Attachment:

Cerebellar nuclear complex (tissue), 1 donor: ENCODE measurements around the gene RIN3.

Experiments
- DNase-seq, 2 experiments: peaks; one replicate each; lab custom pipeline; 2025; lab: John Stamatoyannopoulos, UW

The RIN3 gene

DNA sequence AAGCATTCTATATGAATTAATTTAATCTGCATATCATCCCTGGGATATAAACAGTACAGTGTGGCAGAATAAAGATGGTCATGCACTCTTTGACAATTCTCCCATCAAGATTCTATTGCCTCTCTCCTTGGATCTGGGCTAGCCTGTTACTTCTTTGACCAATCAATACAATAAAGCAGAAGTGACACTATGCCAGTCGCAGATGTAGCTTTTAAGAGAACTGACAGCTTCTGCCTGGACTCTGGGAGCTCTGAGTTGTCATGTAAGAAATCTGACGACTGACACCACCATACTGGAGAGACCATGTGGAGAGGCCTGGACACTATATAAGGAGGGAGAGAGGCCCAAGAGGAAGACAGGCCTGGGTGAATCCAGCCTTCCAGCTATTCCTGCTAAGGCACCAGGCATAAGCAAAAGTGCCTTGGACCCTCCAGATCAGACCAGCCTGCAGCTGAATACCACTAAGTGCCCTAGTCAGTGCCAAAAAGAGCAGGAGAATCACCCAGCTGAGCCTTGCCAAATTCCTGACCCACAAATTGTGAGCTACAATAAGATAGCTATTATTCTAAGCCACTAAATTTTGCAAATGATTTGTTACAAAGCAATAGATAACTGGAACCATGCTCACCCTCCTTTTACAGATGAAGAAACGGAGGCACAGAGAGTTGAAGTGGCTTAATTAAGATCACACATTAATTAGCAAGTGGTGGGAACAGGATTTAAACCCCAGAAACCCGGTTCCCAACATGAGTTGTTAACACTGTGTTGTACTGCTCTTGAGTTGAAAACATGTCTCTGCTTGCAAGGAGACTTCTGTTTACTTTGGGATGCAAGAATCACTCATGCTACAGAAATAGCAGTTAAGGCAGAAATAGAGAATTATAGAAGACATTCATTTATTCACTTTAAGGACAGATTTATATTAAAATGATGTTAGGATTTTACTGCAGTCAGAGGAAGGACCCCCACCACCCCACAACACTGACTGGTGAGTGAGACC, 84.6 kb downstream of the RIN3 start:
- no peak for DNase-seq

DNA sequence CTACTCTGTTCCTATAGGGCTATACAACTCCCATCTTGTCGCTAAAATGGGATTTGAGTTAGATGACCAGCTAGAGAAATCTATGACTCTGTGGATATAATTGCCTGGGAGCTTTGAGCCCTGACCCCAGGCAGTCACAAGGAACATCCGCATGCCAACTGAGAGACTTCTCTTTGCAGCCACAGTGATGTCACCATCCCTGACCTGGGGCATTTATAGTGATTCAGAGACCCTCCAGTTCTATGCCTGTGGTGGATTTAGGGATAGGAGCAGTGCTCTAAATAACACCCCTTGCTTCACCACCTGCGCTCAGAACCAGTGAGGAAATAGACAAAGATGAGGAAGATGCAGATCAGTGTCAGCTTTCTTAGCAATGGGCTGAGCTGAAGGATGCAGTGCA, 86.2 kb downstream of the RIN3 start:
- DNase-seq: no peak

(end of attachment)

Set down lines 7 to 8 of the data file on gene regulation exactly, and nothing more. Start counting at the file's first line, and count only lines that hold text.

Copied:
DNA sequence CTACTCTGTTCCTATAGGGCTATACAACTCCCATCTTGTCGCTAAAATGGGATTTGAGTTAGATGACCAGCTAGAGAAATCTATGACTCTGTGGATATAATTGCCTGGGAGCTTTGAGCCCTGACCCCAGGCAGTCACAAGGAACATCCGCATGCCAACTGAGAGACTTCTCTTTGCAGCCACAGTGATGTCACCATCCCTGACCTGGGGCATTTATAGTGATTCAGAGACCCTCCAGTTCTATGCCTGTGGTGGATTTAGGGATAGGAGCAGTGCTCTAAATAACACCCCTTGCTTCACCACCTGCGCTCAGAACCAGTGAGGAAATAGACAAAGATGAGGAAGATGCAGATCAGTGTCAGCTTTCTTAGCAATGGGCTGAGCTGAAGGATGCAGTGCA, 86.2 kb downstream of the RIN3 start:
- DNase-seq: no peak